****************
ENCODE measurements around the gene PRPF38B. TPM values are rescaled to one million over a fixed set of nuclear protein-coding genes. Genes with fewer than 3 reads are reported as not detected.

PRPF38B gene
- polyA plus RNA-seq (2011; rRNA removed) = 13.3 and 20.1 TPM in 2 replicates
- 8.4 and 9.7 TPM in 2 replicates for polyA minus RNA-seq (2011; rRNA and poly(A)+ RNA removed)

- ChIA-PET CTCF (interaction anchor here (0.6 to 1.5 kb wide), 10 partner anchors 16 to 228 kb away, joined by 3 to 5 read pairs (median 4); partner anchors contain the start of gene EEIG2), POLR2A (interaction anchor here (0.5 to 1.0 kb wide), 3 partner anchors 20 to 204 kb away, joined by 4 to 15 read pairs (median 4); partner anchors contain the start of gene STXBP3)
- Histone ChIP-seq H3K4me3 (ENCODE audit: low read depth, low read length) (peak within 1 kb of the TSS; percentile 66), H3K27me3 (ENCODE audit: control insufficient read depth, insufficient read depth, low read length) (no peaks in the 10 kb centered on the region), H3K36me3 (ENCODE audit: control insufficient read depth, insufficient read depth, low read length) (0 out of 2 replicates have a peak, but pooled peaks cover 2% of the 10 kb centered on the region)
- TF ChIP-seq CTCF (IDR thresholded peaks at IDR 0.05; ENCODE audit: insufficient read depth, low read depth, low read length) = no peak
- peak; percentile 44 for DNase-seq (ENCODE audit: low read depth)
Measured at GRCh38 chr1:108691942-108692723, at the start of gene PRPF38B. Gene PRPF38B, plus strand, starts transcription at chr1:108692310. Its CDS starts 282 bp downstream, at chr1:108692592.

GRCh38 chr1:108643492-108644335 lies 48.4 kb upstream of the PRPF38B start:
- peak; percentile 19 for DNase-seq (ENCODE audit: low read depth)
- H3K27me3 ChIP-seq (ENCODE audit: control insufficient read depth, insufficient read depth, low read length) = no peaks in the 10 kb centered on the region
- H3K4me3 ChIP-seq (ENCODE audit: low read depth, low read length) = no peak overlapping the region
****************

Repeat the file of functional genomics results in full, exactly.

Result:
ENCODE measurements around the gene PRPF38B. TPM values are rescaled to one million over a fixed set of nuclear protein-coding genes. Genes with fewer than 3 reads are reported as not detected.

PRPF38B gene
- polyA plus RNA-seq (2011; rRNA removed) = 13.3 and 20.1 TPM in 2 replicates
- 8.4 and 9.7 TPM in 2 replicates for polyA minus RNA-seq (2011; rRNA and poly(A)+ RNA removed)

- ChIA-PET CTCF (interaction anchor here (0.6 to 1.5 kb wide), 10 partner anchors 16 to 228 kb away, joined by 3 to 5 read pairs (median 4); partner anchors contain the start of gene EEIG2), POLR2A (interaction anchor here (0.5 to 1.0 kb wide), 3 partner anchors 20 to 204 kb away, joined by 4 to 15 read pairs (median 4); partner anchors contain the start of gene STXBP3)
- Histone ChIP-seq H3K4me3 (ENCODE audit: low read depth, low read length) (peak within 1 kb of the TSS; percentile 66), H3K27me3 (ENCODE audit: control insufficient read depth, insufficient read depth, low read length) (no peaks in the 10 kb centered on the region), H3K36me3 (ENCODE audit: control insufficient read depth, insufficient read depth, low read length) (0 out of 2 replicates have a peak, but pooled peaks cover 2% of the 10 kb centered on the region)
- TF ChIP-seq CTCF (IDR thresholded peaks at IDR 0.05; ENCODE audit: insufficient read depth, low read depth, low read length) = no peak
- peak; percentile 44 for DNase-seq (ENCODE audit: low read depth)
Measured at GRCh38 chr1:108691942-108692723, at the start of gene PRPF38B. Gene PRPF38B, plus strand, starts transcription at chr1:108692310. Its CDS starts 282 bp downstream, at chr1:108692592.

GRCh38 chr1:108643492-108644335 lies 48.4 kb upstream of the PRPF38B start:
- peak; percentile 19 for DNase-seq (ENCODE audit: low read depth)
- H3K27me3 ChIP-seq (ENCODE audit: control insufficient read depth, insufficient read depth, low read length) = no peaks in the 10 kb centered on the region
- H3K4me3 ChIP-seq (ENCODE audit: low read depth, low read length) = no peak overlapping the region